John Adams to Abigail Adams, 6 November 1778 JA AA John Adams to Abigail Adams, 6 November 1778 Adams, John Adams, Abigail
John Adams to Abigail Adams
My dearest Friend Passy Novr. 6 1778

We have received Information that so many of our Letters have been thrown overboard, that I fear you will not have heard so often from me, as both of us wish.


I have written often. But my Letters have not been worth so much as other Things which I have sent you. I sent you a small Present by Captain Niles. But he is taken by a Jersey Privateer. I sent you also, some other Things by Captain Barnes, and what affects me quite as much, I sent the Things that my dear Brother Cranch requested me to send, by the same Vessells. These Vessells were chosen because they were fast Sailers, and so small as to be able to see Danger before they could be seen, but all is taken and sent into Guernsy and Jersy.1

By Captain Tucker I sent you the whole of the List you gave me of Articles for the Family. These I hope have arrived safe. But I have been so unlucky, that I feel averse to meddling in this Way. The whole Loss is a Trifle it is true: but to you, in the Convenience of the Family, and to Mr. Cranch in his Business they would have been of Value. If the Boston arrives, the little Chest she carries to you will be of service.

My Anxiety for you and for the public is not diminished by Time or Distance. The great Number of accidental Dissappointments in the Course of the last summer are afflicting. But We hope for better Luck another Year.

It seems to be the Intention of Heaven, that We should be taught the full Value of our Liberty by the dearness of the Purchase, and the Importance of public Virtue by the Necessity of it. There seems to be also a further Design, that of eradicating forever from the Heart of every American, every tender Sentiment towards Great Britain, that We may sometime or other know how to make the full Advantage of our Independence by more extensive Connections with other Countries.

Whatever Syren songs of Peace may be sung in your Ears, you may depend upon it from me, (who unhappily have been seldom mistaken in my Guesses of the Intentions of the British Government for fourteen Years,) that every malevolent Passion, and every insidious Art, will predominate in the British Cabinet against Us.

Their Threats of Russians, and of great Reinforcements, are false and impracticable and they know them to be so: But their Threats of doing Mischief with the Forces they have, will be verified as far as their Power.

It is by no means pleasant to me, to be forever imputing malicious Policy to a Nation, that I have ever wished and still wish I could esteem: But Truth must be attended to: and almost all Europe, the Dutch especially, are at this day talking of G. Britain in the style of American sons of Liberty.


I hope the unfortunate Events at Rhode Island will produce no Heart Burnings, between our Countrymen and the Comte D'Estaing, who is allowed by all Europe to be a great and worthy Officer, and by all that know him to be a zealous friend of America.

I have enjoyed uncommon Health, since my Arrival in this Country and if it was Peace, and my family here, I could be happy. But never never shall I enjoy happy days, without either.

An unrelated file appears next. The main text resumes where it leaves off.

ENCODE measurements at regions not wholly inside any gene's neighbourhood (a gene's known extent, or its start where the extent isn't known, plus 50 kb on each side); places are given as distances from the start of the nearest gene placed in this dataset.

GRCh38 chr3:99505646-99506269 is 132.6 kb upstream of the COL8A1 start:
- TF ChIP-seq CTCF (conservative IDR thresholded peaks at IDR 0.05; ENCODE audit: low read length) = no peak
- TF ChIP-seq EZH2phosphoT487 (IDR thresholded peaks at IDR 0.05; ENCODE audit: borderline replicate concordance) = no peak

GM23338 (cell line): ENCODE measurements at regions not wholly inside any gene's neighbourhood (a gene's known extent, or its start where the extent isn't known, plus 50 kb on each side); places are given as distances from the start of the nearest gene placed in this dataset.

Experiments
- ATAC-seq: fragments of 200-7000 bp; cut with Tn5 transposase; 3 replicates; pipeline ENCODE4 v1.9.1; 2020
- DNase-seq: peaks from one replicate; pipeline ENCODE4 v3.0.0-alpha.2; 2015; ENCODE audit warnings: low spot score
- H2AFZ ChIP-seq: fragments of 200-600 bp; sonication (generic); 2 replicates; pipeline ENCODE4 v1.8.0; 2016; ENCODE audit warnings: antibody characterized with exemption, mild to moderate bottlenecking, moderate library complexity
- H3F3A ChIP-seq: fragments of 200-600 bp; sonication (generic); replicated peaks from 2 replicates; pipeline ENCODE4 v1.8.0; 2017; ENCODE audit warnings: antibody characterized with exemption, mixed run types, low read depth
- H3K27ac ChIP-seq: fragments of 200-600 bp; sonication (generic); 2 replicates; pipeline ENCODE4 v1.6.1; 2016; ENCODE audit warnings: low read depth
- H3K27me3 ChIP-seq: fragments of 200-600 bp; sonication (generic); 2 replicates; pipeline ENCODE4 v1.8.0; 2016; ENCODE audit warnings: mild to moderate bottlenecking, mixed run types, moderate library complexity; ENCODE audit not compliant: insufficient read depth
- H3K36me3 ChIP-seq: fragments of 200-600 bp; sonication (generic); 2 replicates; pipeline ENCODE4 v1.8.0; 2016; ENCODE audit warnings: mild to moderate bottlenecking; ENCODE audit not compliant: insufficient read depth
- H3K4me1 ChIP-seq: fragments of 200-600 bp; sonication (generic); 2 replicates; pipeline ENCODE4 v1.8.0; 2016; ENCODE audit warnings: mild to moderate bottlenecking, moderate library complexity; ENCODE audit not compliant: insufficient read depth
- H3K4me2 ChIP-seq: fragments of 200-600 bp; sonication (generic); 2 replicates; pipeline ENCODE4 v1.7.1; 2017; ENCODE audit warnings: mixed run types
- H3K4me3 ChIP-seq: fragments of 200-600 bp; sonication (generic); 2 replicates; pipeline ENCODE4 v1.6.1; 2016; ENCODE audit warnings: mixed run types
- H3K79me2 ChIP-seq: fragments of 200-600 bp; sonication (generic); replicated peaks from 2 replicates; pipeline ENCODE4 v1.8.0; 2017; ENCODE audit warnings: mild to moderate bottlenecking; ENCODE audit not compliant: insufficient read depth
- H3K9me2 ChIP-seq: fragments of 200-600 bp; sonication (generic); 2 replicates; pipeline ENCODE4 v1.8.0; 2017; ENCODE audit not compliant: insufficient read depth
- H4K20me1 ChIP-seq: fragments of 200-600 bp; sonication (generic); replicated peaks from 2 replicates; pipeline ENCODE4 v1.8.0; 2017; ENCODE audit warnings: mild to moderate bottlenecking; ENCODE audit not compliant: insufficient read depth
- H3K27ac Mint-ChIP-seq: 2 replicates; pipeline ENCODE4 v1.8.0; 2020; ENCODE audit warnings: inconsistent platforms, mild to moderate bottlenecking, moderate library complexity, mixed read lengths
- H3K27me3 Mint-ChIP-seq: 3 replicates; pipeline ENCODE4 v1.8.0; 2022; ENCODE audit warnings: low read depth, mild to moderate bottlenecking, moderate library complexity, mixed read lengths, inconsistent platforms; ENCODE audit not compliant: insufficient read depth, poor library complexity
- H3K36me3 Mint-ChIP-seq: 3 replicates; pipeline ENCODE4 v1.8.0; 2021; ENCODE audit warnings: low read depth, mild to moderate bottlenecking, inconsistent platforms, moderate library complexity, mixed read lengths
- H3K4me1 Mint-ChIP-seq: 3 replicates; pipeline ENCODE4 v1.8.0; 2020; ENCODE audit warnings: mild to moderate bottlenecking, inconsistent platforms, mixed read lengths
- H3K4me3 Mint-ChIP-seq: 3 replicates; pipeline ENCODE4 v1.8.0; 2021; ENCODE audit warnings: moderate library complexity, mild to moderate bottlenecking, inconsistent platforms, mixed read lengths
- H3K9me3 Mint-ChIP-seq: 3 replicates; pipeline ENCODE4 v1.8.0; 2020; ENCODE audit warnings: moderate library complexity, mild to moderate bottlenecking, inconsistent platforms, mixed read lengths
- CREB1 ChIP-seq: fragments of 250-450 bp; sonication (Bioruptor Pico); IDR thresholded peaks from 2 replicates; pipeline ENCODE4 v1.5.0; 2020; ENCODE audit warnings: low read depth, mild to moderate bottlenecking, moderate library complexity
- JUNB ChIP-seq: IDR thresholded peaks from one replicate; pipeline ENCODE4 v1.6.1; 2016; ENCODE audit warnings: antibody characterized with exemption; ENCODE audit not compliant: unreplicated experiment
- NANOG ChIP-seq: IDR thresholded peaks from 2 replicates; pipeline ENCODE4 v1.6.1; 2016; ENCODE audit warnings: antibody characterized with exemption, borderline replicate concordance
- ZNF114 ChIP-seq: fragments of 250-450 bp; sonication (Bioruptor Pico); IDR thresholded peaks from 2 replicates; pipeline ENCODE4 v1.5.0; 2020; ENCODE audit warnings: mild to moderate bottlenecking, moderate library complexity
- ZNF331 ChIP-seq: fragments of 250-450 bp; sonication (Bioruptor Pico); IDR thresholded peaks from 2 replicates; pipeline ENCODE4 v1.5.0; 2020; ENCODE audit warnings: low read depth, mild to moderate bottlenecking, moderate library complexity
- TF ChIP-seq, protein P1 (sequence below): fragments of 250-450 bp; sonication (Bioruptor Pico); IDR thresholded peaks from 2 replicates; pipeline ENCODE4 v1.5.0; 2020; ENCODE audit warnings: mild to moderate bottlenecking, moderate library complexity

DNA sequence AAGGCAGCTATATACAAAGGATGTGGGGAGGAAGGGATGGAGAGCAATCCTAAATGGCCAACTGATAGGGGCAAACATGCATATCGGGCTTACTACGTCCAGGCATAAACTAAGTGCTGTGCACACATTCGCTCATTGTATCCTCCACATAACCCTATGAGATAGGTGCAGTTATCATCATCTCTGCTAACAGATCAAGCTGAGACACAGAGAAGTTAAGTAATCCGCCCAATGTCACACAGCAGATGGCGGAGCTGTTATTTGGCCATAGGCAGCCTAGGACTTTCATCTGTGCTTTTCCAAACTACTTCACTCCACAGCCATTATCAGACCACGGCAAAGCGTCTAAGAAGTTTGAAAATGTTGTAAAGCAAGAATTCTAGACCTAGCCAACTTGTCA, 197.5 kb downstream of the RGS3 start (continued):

My little son gives me great Pleasure, both by his Assiduity to his Books and his discreet Behaviour. The Lessons of his Mamma are a constant Law to him, and the Reflexion that they are so to his sister and Brothers, are a never failing Consolation to me at Times when I feel more tenderness for them, than Words can express, or than I should choose to express if I had Power.

Remember me, in the most affectionate Manner to our Parents, Brothers, Sisters, Unkles, Aunts, and what shall I say—Children.

My Respects where they are due, which is in so many Places that I cannot name them.

With Regard to my Connections with the Public Business here, which you will be naturally inquisitive to know something of, I can only say that We have many Disagreable Circumstances here, many Difficulties to accomplish the Wishes of our Constituents, and to give Satisfaction to certain half anglified Americains,2 and what is more serious and affecting to real and deserving Americans who are suffering in England and escaping from thence: But from this Court, this City, and Nation I have experienced nothing, but uninterupted Politeness.

It is not possible for me to express more Tenderness and Affection to you than will be suggested by the Name of John Adams3

RC (Adams Papers).


See JA to AA, 26 July, and to Richard Cranch, 6 Aug., both above. A long entry in JA's diary for 8 Oct. records information on the defenses of the Channel Islands and proposals for retaking the numerous American prizes being sent into those busy centers of privateering activity ( Diary and Autobiography , 2:320–322).


Thus in MS. One of these may be identified with some confidence as the quarrelsome New Yorker Dr. James Smith (1738–1812), with whom JA was to have more than one disagreeable encounter. “This Man was supposed to come over from England to Paris, either to solicit some Employment, or to embarrass and perplex the American Ministers, or to be a Spy both upon the Americans and the French” (JA, Diary and Autobiography , 4:75; see also same, 2:312; 4:49–50).


AA quoted liberally from the present letter in writing to AA2, ca. 11 Feb. 1779, below.